During my sixteen years of pastoring, I did a lot of funerals. I remember doing one in particular for an avid farmer who attended our church because, at the risk of sounding morbid, I specifically remember how impressive the casket was. On the side of it was an exquisite engraving of the deceased, driving a John Deere tractor — and it actually looked just like him! As time went on, I noticed a lot of families did things like that for their loved ones. I’ve seen everything from race cars to twelve point bucks engraved on caskets.
Holidays can bring new people to your church and create opportunities for impact. Most pastors can easily name the big days that bring high attendance. But knowing about big days and planning for them are two different things.
Too often, these calendar-given gifts sneak up on pastors, resulting in last minute planning and low impact. One of the biggest days comes early this year. Easter weekend is only a few weeks away!
When big days sneak up on you, the rule of thumb is to polish what’s working instead of trying to create something new. Creating new requires time and planning, and time isn’t on your side.
Team health is vital when it comes to ministry effectiveness. A healthy team encourages vitality and growth, while malignant teams leak poison into the organization. However, creating healthy teams isn’t easy. Every church, large and small, experiences internal friction because people will always be people – and people are wired differently. Plus, we have an adversary who’s always trying to disrupt the work of the church.
There’s a reason you can find thousands of books, blogs and podcasts on leadership:
Leading people is hard in any organization, and especially in the church.
I try to attend at least two or three leadership conferences each year. There is a lot of value in hearing talented, gifted people share their stories and experiences. In addition to hearing great speakers, the conversations with other attendees are priceless. Some of my greatest learnings and takeaways have happened over a cup of coffee in-between sessions with like-minded leaders.
My wife and I recently relocated to the Lake Cumberland area in Bronston, Kentucky. We love our new home, new friends and the lake isn’t bad either. But there are a few things I miss about our previous home. For example, I miss our large deck that was surrounded by huge oak trees. The oaks provided plenty of shade in the summer, but they also provided something else… squirrels.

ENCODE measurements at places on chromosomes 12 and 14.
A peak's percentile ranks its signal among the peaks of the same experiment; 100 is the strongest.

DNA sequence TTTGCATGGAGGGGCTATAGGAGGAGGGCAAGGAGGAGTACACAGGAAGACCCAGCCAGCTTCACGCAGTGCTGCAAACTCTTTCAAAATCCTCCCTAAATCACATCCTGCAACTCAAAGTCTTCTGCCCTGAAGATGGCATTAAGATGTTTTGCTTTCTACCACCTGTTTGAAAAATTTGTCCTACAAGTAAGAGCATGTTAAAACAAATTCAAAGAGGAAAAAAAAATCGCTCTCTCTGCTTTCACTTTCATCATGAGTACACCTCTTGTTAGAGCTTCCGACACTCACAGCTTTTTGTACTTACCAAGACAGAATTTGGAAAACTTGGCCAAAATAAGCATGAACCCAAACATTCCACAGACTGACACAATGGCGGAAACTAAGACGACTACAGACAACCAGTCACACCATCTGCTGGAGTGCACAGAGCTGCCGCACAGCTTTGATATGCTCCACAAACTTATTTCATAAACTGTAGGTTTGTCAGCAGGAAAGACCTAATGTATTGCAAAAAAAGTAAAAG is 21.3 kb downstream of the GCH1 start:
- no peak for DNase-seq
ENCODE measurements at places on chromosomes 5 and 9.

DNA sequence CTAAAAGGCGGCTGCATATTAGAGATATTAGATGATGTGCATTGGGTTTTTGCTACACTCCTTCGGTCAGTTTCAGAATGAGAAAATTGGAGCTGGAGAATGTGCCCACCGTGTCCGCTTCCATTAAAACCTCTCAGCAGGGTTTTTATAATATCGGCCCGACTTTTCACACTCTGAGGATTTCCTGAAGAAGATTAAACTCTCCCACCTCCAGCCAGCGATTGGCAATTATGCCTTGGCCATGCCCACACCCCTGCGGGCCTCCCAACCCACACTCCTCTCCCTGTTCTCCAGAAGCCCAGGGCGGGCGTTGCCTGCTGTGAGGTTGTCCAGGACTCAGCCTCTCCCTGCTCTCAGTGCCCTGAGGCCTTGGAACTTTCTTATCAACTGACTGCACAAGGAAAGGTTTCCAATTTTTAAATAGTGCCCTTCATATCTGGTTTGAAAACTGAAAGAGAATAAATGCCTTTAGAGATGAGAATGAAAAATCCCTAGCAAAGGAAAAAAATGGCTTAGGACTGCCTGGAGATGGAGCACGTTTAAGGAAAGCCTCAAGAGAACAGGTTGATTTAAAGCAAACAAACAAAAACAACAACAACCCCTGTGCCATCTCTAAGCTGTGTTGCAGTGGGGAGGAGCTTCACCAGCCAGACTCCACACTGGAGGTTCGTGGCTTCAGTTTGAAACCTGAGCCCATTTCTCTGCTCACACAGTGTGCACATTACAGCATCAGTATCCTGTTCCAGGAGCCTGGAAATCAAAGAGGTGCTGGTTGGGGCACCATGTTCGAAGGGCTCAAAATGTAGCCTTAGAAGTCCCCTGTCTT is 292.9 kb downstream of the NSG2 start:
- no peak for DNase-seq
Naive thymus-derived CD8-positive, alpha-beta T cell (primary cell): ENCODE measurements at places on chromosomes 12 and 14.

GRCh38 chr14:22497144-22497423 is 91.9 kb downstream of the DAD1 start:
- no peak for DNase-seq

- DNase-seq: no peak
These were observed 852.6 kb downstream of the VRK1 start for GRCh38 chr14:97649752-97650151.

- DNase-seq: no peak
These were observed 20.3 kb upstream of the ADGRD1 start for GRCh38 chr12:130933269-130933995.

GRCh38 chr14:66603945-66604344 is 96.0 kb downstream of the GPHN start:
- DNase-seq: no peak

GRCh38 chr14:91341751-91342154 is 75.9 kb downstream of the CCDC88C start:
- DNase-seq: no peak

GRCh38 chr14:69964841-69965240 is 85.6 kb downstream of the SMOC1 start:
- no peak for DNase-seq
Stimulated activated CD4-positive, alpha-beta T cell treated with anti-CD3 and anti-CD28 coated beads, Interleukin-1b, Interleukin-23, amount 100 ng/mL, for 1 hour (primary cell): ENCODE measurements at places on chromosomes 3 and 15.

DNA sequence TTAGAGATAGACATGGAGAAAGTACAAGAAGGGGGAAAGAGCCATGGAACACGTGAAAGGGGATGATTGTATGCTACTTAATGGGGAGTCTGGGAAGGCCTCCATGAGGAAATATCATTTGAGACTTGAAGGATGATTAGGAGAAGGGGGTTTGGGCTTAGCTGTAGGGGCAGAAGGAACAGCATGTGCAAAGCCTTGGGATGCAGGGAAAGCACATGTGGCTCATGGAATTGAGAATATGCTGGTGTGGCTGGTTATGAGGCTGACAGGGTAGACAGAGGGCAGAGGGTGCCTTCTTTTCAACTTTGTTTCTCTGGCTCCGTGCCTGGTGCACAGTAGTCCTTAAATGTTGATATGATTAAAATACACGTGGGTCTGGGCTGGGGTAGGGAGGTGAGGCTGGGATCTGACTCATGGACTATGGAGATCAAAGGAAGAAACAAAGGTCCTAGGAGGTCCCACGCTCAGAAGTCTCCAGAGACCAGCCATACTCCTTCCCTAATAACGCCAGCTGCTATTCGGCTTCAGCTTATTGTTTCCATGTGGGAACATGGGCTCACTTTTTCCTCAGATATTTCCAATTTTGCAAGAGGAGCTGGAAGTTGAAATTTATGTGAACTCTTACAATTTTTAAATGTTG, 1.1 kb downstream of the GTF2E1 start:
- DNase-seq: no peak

During the first few years we lived there, they weren’t an issue. Fast forward several years and the squirrel population grew. After that, it didn’t take long to learn that squirrels could be a real nuisance, especially when they found their way into the attic. Fortunately for me, I didn’t have to get rid of them because the people who bought our house inherited the new fluffy-tailed family.
If I could give pastors a magic wand to fix one thing in their church, I believe most would wave the wand over their volunteer problem. I often hear the pain of a broken volunteer strategy. Words like disengaged, burned out, tired and overworked hang in the air.
Lots of things can contribute to a lack of volunteering, but the shifts you can make to energize this area of your ministry can actually be quite simple.
We love sharing stories from churches that have gotten unstuck. One of our goals with everything we publish is to encourage pastors. You may feel stuck today, but there is hope! Revitalization can happen.
So, in that spirit, today we’re sharing five questions with Burt Miller, the lead pastor of Solid Ground Church in Lewes, Delaware. We worked with Burt for about a year, and he and his church really began to see results about 6-8 months into the process. We’ll let Burt tell you about it.
I remember the days as a lead pastor when word-smithing a vision statement was of the utmost importance. Once crafted, I would post it everywhere a person may have the opportunity to read it (including the back door of the stalls in the men’s bathroom). I wanted people to memorize it, understand it and quote it at a moment’s notice. I think I may have been the only one who met those expectations.